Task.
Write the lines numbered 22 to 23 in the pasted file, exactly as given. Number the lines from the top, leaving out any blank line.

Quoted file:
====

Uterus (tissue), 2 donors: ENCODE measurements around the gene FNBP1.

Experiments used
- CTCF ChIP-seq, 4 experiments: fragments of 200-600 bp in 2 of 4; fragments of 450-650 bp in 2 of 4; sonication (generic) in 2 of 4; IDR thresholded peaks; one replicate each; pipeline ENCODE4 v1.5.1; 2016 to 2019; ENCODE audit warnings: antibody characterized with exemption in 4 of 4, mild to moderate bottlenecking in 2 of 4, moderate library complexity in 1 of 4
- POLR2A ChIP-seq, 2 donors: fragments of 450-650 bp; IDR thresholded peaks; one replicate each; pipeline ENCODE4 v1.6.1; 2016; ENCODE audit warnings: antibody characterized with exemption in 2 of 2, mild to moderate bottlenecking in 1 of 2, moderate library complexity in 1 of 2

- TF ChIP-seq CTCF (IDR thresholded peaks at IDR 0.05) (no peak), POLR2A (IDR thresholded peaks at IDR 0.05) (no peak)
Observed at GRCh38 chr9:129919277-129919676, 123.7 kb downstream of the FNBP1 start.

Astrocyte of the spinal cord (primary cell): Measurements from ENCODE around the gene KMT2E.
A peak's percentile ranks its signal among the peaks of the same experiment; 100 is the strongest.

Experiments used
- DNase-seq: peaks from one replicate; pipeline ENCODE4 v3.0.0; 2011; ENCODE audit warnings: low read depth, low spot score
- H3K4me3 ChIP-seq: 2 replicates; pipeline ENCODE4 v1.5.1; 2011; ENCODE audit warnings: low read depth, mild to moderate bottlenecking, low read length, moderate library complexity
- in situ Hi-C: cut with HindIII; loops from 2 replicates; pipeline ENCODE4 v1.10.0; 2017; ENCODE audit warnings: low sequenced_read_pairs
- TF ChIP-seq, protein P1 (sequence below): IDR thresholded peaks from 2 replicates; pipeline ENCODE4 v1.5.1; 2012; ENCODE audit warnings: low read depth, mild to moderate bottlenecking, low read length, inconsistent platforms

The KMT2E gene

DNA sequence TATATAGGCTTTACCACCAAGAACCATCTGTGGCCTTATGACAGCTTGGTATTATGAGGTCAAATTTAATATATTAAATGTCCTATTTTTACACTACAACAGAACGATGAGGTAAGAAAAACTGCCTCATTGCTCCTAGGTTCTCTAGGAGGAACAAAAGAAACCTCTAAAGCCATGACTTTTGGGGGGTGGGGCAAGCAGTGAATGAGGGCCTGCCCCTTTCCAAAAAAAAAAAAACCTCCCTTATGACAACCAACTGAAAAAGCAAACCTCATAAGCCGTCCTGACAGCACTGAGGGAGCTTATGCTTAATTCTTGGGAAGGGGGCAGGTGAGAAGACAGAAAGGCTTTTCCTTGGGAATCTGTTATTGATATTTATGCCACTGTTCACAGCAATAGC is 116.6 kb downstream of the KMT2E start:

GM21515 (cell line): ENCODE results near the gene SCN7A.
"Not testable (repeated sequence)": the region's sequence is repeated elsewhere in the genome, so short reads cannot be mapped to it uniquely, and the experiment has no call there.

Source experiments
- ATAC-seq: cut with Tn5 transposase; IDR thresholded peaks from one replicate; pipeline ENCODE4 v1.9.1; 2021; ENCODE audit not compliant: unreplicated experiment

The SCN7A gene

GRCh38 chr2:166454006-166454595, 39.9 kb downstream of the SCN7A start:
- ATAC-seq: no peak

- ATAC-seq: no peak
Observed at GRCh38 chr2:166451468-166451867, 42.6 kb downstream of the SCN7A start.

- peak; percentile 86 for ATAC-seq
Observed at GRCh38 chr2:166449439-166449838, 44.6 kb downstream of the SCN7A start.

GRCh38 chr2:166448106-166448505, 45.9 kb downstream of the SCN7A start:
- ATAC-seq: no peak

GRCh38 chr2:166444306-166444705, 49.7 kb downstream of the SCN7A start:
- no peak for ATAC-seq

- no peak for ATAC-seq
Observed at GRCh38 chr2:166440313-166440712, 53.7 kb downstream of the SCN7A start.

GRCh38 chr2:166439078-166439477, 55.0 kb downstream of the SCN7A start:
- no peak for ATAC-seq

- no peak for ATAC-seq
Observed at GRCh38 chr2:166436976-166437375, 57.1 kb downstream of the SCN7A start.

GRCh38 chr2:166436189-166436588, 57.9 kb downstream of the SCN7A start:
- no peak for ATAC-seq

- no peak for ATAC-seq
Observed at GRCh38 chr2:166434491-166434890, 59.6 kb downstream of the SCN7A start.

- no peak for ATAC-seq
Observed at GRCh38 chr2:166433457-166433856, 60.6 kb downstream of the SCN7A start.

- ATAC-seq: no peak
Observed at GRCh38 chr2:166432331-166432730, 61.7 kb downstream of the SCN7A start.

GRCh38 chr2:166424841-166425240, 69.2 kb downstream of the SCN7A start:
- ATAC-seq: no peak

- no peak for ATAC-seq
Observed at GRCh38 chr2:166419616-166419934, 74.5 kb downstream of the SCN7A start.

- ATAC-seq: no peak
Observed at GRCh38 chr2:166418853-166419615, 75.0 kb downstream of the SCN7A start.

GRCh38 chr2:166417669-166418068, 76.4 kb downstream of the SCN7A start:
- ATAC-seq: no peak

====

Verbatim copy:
- ATAC-seq: no peak

- ATAC-seq: no peak